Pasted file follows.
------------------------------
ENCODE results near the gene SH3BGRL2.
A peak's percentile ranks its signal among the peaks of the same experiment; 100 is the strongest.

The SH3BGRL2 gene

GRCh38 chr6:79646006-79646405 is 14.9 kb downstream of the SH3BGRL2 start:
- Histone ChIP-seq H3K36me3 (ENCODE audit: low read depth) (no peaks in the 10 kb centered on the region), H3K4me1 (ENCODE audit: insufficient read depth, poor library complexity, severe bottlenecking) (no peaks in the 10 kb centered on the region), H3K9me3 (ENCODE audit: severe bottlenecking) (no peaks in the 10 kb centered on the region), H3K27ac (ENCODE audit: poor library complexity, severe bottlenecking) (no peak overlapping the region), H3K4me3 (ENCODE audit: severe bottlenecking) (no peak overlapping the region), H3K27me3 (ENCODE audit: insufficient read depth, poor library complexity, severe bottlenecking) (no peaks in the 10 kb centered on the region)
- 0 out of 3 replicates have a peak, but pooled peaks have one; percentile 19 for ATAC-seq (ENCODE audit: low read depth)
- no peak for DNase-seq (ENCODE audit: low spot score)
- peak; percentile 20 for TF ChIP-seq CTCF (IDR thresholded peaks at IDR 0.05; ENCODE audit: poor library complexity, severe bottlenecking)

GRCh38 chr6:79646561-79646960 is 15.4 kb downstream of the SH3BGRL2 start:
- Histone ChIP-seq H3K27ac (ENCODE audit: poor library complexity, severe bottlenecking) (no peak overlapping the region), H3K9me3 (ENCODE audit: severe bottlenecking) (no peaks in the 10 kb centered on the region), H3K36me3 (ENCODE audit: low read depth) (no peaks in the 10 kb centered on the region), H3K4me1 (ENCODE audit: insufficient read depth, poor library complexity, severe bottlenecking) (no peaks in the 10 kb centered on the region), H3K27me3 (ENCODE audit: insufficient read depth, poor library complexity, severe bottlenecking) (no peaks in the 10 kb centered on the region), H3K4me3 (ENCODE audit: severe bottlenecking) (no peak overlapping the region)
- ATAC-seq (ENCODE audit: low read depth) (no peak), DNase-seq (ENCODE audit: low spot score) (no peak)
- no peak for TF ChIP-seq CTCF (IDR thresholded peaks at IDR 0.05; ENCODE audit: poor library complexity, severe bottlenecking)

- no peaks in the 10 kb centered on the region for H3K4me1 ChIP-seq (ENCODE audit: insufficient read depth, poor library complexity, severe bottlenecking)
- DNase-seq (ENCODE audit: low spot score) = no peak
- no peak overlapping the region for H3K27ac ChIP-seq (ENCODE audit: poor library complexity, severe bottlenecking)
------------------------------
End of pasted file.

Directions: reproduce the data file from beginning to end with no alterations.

ENCODE results near the gene SH3BGRL2.
A peak's percentile ranks its signal among the peaks of the same experiment; 100 is the strongest.

The SH3BGRL2 gene

GRCh38 chr6:79646006-79646405 is 14.9 kb downstream of the SH3BGRL2 start:
- Histone ChIP-seq H3K36me3 (ENCODE audit: low read depth) (no peaks in the 10 kb centered on the region), H3K4me1 (ENCODE audit: insufficient read depth, poor library complexity, severe bottlenecking) (no peaks in the 10 kb centered on the region), H3K9me3 (ENCODE audit: severe bottlenecking) (no peaks in the 10 kb centered on the region), H3K27ac (ENCODE audit: poor library complexity, severe bottlenecking) (no peak overlapping the region), H3K4me3 (ENCODE audit: severe bottlenecking) (no peak overlapping the region), H3K27me3 (ENCODE audit: insufficient read depth, poor library complexity, severe bottlenecking) (no peaks in the 10 kb centered on the region)
- 0 out of 3 replicates have a peak, but pooled peaks have one; percentile 19 for ATAC-seq (ENCODE audit: low read depth)
- no peak for DNase-seq (ENCODE audit: low spot score)
- peak; percentile 20 for TF ChIP-seq CTCF (IDR thresholded peaks at IDR 0.05; ENCODE audit: poor library complexity, severe bottlenecking)

GRCh38 chr6:79646561-79646960 is 15.4 kb downstream of the SH3BGRL2 start:
- Histone ChIP-seq H3K27ac (ENCODE audit: poor library complexity, severe bottlenecking) (no peak overlapping the region), H3K9me3 (ENCODE audit: severe bottlenecking) (no peaks in the 10 kb centered on the region), H3K36me3 (ENCODE audit: low read depth) (no peaks in the 10 kb centered on the region), H3K4me1 (ENCODE audit: insufficient read depth, poor library complexity, severe bottlenecking) (no peaks in the 10 kb centered on the region), H3K27me3 (ENCODE audit: insufficient read depth, poor library complexity, severe bottlenecking) (no peaks in the 10 kb centered on the region), H3K4me3 (ENCODE audit: severe bottlenecking) (no peak overlapping the region)
- ATAC-seq (ENCODE audit: low read depth) (no peak), DNase-seq (ENCODE audit: low spot score) (no peak)
- no peak for TF ChIP-seq CTCF (IDR thresholded peaks at IDR 0.05; ENCODE audit: poor library complexity, severe bottlenecking)

- no peaks in the 10 kb centered on the region for H3K4me1 ChIP-seq (ENCODE audit: insufficient read depth, poor library complexity, severe bottlenecking)
- DNase-seq (ENCODE audit: low spot score) = no peak
- no peak overlapping the region for H3K27ac ChIP-seq (ENCODE audit: poor library complexity, severe bottlenecking)